where expertise comes together - since 1996 -

The Largest Open Access Portal of Nondestructive Testing (NDT)

Conference Proceedings, Articles, News, Exhibition, Forum, Network and more

where expertise comes together
- since 1996 -
Technical Discussions
James Dolfi
ford, USA, Joined Oct 1999, 8

James Dolfi

Joined Oct 1999
00:42 Oct-07-1998
Ultrasonic testing of spot welds

(Here is the completed version of the message 2 days ago)

The following is quoted from the paper on testing of autobody spotwelds.

'A modified ultrasonic testing method clearly detects stick welds and
cold welds, this is not possible with normal ultrasonic methods.
When testing under production conditions, 98% of the welds tested are
correctly evaluated, i.e. values obtained from the ultrasonic test
satisfactorily corresponded to the results from the teardown test.'
The link to the paper is: http://www.ndt.net/article/0498/spotw/spotw.htm

The above quoted statement would be true of most testing of autobody
spotwelds for the following reason.---

The body welding performance is typically very high and can reach 98% or
more. When an operator calls all welds good he can only be wrong 2% of
the time. If the report claims 98% correlation or 98% reliability I believe
that is misleading the readers to believe the testing system is capable of
accurately detecting both good and bad welds (with one calibration
setting). I have read detailed reports that do just as outlined above.
They report 98% accuracy but the item under test had 98% good items (welds)
in the test population. I could claim the same accuracy and be correct by
simply reporting all welds are good!

The way to present reliability data is to include the ALPHA and BETA
error data along with the claim of reliability for the test system. As
mentioned in other articles, the way to report could be:


ALPHA is the proportion of good called bad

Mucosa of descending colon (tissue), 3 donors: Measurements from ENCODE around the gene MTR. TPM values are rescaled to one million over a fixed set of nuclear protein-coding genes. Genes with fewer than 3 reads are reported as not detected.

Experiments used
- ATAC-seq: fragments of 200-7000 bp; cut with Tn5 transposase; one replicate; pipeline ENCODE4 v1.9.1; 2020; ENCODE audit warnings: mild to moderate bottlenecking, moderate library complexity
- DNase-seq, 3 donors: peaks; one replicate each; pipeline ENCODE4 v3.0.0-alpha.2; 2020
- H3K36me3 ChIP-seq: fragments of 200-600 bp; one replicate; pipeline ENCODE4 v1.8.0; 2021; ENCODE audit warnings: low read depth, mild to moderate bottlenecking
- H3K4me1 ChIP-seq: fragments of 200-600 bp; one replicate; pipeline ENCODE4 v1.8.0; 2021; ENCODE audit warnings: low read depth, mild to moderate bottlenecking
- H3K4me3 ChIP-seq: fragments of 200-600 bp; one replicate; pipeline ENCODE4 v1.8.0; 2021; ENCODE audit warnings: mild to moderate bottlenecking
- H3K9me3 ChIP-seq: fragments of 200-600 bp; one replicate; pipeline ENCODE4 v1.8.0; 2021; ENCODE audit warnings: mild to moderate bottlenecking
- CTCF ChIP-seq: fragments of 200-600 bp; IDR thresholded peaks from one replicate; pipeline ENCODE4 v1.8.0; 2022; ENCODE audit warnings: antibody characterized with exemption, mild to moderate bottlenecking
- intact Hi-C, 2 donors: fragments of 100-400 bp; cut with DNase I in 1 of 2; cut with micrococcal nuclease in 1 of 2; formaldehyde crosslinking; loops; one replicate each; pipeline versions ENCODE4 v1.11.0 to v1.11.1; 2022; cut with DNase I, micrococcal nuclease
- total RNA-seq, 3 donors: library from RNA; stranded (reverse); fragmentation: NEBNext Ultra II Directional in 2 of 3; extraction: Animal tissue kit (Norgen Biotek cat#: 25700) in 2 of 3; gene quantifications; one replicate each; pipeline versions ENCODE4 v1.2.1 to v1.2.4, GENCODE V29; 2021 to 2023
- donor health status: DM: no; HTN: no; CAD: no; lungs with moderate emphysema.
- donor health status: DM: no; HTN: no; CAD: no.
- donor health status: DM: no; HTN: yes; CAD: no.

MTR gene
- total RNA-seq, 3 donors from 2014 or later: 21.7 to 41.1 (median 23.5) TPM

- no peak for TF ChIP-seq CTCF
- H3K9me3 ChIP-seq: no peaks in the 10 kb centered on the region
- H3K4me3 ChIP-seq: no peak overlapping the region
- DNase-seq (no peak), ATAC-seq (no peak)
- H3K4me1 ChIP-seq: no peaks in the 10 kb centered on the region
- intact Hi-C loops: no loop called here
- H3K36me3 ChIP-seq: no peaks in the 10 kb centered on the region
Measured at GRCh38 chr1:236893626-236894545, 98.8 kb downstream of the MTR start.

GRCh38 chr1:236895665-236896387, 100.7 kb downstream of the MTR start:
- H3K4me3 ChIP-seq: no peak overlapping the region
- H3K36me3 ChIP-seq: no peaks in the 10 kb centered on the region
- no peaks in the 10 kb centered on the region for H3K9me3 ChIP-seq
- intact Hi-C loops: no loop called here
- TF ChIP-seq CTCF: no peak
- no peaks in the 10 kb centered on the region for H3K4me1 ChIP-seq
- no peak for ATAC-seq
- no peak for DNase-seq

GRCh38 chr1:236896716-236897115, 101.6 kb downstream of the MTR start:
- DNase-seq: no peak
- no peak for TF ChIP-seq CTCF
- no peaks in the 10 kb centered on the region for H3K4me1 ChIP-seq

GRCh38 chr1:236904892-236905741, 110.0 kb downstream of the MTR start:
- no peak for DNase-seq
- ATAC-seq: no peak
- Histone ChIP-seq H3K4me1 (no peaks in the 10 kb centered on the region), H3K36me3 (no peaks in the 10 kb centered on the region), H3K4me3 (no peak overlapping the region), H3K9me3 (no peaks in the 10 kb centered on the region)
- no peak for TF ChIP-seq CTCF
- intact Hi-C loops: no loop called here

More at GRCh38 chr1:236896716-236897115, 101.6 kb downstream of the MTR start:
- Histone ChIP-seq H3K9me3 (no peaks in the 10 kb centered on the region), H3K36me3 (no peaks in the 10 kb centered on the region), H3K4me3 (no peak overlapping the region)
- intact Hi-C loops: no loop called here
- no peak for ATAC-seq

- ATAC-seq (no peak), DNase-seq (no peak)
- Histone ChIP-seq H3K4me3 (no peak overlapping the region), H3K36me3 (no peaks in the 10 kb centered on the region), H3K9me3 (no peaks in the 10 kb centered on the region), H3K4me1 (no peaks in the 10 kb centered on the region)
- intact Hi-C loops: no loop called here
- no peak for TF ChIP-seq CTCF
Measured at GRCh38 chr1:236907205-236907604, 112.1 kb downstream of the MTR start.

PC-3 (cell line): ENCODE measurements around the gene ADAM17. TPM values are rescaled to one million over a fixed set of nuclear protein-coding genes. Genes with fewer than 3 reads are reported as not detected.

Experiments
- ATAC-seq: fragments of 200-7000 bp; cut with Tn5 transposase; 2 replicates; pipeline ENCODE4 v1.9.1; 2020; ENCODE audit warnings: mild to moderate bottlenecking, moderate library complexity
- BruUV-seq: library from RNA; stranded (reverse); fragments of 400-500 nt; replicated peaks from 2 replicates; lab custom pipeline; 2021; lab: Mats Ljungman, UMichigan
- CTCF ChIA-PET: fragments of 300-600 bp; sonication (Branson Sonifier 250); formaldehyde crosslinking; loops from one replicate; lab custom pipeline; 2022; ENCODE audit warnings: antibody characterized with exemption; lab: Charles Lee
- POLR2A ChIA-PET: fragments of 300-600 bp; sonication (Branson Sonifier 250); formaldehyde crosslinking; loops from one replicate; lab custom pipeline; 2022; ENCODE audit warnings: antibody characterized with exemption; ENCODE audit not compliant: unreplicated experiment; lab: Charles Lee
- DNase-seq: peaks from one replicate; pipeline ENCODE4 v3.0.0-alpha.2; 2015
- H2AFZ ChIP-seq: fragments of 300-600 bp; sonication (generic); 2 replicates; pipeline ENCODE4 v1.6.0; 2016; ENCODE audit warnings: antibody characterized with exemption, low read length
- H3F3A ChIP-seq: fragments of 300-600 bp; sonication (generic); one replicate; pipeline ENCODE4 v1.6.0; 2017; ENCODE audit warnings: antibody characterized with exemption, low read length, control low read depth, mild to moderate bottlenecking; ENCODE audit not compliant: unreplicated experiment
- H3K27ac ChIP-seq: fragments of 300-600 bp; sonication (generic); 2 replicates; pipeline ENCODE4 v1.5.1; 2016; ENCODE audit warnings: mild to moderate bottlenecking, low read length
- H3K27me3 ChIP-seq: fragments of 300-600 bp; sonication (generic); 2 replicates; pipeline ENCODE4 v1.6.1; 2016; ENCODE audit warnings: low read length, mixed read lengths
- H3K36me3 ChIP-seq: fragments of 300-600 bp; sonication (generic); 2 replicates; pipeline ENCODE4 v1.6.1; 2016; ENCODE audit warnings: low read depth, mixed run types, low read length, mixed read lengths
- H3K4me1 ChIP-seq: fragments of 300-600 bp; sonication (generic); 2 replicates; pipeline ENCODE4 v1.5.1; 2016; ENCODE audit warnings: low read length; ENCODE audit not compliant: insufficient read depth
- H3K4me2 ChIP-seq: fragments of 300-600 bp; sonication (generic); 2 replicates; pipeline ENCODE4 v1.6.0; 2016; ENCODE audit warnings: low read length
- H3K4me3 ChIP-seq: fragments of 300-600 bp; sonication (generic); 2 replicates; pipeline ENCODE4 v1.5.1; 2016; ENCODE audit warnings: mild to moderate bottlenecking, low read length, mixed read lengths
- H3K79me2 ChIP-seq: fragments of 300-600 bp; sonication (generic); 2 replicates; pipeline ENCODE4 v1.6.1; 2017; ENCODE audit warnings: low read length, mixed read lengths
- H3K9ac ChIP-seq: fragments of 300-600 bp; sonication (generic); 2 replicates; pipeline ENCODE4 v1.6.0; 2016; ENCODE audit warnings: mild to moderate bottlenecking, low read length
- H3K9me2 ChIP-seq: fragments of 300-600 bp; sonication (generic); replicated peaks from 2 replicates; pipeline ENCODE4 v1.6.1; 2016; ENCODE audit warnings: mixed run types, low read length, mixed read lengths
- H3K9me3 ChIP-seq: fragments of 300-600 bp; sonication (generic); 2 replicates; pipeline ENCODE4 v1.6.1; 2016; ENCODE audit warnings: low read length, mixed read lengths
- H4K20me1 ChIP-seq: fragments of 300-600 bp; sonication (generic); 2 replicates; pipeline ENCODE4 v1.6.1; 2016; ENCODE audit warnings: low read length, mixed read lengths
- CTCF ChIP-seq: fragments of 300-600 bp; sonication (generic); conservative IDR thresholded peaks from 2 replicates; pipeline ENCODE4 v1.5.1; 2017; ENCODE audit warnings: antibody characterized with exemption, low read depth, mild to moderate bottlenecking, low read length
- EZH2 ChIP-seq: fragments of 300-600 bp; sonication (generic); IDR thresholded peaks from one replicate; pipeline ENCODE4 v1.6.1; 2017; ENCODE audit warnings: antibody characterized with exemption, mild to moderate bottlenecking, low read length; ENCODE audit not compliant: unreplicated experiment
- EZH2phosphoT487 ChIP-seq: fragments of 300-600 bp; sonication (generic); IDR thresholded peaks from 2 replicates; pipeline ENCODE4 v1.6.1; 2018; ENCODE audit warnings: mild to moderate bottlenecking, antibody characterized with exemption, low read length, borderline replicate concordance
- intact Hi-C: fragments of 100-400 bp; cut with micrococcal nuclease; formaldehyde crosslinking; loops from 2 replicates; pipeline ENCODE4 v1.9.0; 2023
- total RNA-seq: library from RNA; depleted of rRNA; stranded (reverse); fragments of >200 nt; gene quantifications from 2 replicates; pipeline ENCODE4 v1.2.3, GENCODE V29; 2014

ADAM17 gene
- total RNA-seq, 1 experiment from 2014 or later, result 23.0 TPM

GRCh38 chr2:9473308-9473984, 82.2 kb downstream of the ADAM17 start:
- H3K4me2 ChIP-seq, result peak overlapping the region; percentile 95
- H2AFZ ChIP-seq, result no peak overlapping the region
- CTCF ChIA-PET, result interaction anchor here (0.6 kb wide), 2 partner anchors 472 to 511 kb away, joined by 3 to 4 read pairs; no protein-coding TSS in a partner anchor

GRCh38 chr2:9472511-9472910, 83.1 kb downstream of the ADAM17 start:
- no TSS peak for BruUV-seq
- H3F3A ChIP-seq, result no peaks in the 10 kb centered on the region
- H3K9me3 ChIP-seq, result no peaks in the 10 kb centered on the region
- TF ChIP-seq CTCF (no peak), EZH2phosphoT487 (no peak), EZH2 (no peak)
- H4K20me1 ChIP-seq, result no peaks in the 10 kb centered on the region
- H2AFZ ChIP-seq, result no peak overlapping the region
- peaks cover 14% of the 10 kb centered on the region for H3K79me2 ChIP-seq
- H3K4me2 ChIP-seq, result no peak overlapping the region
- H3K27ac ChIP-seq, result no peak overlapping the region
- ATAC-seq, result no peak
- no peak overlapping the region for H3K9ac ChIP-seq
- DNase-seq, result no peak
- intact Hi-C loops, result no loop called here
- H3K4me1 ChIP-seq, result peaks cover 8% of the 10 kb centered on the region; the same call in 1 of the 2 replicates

BETA is the proportion of bad called good

I believe that a standard method of reporting or at lease the
computational method used to establish reliability should be included in any
such report.

Is there a standard with which you expect data to be reported?
Would you please comment on the appropriate measure of a
checking-gauge's performance?

My concern is that the measurement system should reject bad items and
not reject good items. Any checking system looses effectiveness when it
begins to reject good or accept bad items. My present requirement for
testing is 3% alpha (max) error and 15% beta (max) error (without
re-calibrating the system). Using the above 3% and 15% requirements,
the system only has to be about 82% reliable.

rasul maleki
rasul maleki
03:37 Mar-04-2002
Re: Ultrasonic testing of spot welds
dear,i studid your paper and enjoyed that.please send me more information about the method of your testing and describe me how did you do that.my email is maleki_ir@yahoo.com
thanks alot.


Product Spotlight

Ultrasonic tomograph for imaging of concrete structures А1040 MIRA

Applicable for concrete inspection allowing imaging of the internal structure of objects from conc
rete, reinforced concrete, different stones. The operation applies pulse-echo technique at one-side access to the object. The instrument is feasible for concrete inspection for searching conduct ducts, conduits, detection of foreign inclusions, holes, honeycombing, cracks and other concrete defects.

Teletest Focus+

Teletest Focus+ electronics have superior capabilities than rivals on the market. Beyond the usual
test features, Focus+ has 24 transmit channels and 24 receive channels, with an additional on-board switching capabilities. The instrument's frequency range is 10–300 kHz.

Aerospace Systems - Automated Ultrasonic Inspection

USL are specialists in the design and manufacture of turnkey ultrasonic inspection systems for aer
ospace applications. From monolithic composites to complex honeycomb structures. This video shows just a few examples of what is possible, find out more at: www.ultrasonic-sciences.co.uk

FD800 Bench Top Flaw Detectors

The bench-top FD800 flaw detector range combines state-of-the-art flaw detection with advanced mater
ial thickness capabilities. Designed for use in the laboratory these gauges are the tool you need for all your flaw detecting needs.

We use technical and analytics cookies to ensure that we will give you the best experience of our website - More Info
this is debug window